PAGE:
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December is Take a New Year's Resolution to Stop Smoking Month

December 28, 2012
Estherville Daily News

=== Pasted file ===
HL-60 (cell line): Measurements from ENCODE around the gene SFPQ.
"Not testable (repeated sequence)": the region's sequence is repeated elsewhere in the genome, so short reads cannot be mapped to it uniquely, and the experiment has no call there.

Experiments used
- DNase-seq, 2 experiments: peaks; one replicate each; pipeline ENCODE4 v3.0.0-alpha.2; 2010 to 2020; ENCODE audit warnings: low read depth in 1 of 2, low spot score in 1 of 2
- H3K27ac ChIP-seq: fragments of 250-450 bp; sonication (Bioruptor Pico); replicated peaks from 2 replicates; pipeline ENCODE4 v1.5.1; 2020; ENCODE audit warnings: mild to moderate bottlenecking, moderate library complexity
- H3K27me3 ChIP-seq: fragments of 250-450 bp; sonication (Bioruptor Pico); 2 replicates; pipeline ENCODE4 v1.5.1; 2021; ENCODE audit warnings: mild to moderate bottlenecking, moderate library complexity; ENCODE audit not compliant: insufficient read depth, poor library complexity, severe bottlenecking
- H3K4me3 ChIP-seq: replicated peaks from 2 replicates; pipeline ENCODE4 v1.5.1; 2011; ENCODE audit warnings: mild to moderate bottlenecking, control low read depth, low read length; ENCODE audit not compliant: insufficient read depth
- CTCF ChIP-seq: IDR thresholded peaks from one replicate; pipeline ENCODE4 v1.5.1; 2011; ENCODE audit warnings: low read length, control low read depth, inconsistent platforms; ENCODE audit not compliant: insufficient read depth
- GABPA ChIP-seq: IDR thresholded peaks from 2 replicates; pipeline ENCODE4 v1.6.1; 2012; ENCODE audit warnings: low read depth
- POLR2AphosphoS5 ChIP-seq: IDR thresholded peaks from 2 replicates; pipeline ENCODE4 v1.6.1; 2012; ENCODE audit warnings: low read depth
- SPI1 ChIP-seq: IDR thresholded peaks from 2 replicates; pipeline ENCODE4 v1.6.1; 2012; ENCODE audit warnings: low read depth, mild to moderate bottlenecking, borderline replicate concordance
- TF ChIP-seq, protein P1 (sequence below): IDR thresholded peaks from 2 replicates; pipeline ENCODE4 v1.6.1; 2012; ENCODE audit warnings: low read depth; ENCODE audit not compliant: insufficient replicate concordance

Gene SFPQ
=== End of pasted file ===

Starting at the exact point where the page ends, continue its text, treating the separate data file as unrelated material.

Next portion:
If you don’t smoke, consider this editorial as something you should hand a loved one who smokes. If you do smoke, then listen up. December is Take a New Year’s Resolution to Stop Smoking Month, a time to make that decision to stop smoking on Jan. 1, 2013. So why is setting a date important? Actually, experts in nicotine addiction recommend setting a date because it helps you gear your willpower toward quitting. As of this date, you have two, full days to get ready to quit. That’s two days in which to design a strategy to help extend your life. And that’s exactly what quitting smoking does. As the old adage goes, for every minute you smoke, you lose a minute of your life. However, if you quit smoking, you can reverse the effects of smoking and live a longer, healthier life. Quitting smoking is difficult. What it entails is using focused, conscious willpower to end an addiction. And all addictions are subconscious in nature. When you first quit smoking, you will have constant periods of craving. Those constant periods will in time be broken up with periods when you don’t carve cigarettes. The key is to “fill in” those periods of craving with meaningful activities that displace the smoking habit. Following are some good strategies activities to follow: n Exercise. Exercise helps release chemicals in the brain, similar to the effect you feel from smoking. The harder you exercise, the less withdrawal you will feel from smoking. n Water. Water helps flush nicotine from your body tissues. Usually three to four days does it. After that amount of time, nicotine is pretty much depleted from your body. Any cravings you have after that time are psychological. n Alternative activity. This includes things you can do to simulate smoking cigarettes without actually smoking them. Such activities might include chewing gum, sucking on hard candy or carrying a pen or pencil with you that you can “flick” as though it were a cigarette. Whenever you feel a craving, instead of reaching for a cigarette, try the alternative activity. n There is no such thing as “just one” cigarette. “Gee, I’ve don’t such a good job with this quitting smoking thing. I think I’ll have a cigarette to reward myself.” WRONG! That’s like a soldier making it through a horrific battle then rewarding himself by putting a bullet in his own head. Such thinking is counterintuitive to quitting smoking as well as the fundamentals of human reason. n Consuming carotene. Carotene, which is found in dark green and orange-yellow vegetables, such as carrots, sweet potatoes, squash, spinach, broccoli, romaine lettuce, apricots and green peppers, reduces the craving for nicotine. It’s actually a nicotine substitute. And it’s a whole lot better for you. n Give yourself a reward. Estimate how much you spend on cigarettes each day (About $6 to $7 a pack). Then get a jar and put that amount of money each day and then use it to go on a vacation. If you’re a pack-a-day smoker, you’ll save at least $2,190 in a year. If you’re a two-pack-a-day smoker, that’s $4,380 a year. Nice vacation, huh? Quitting smoking takes focused, concentrated effort over a sustained period of time. Despite all those commercials for drugs and nicotine gum, the best way to quit is cold turkey. If you really want to quit, have someone lock you in a padded cell or put you in jail if you have to, but get whatever help you can. Quitting smoking now will give you a longer, healthier life and save you a lot of money. So do it. Jan. 1, 2013 is your quitting date.
 
 
 

 

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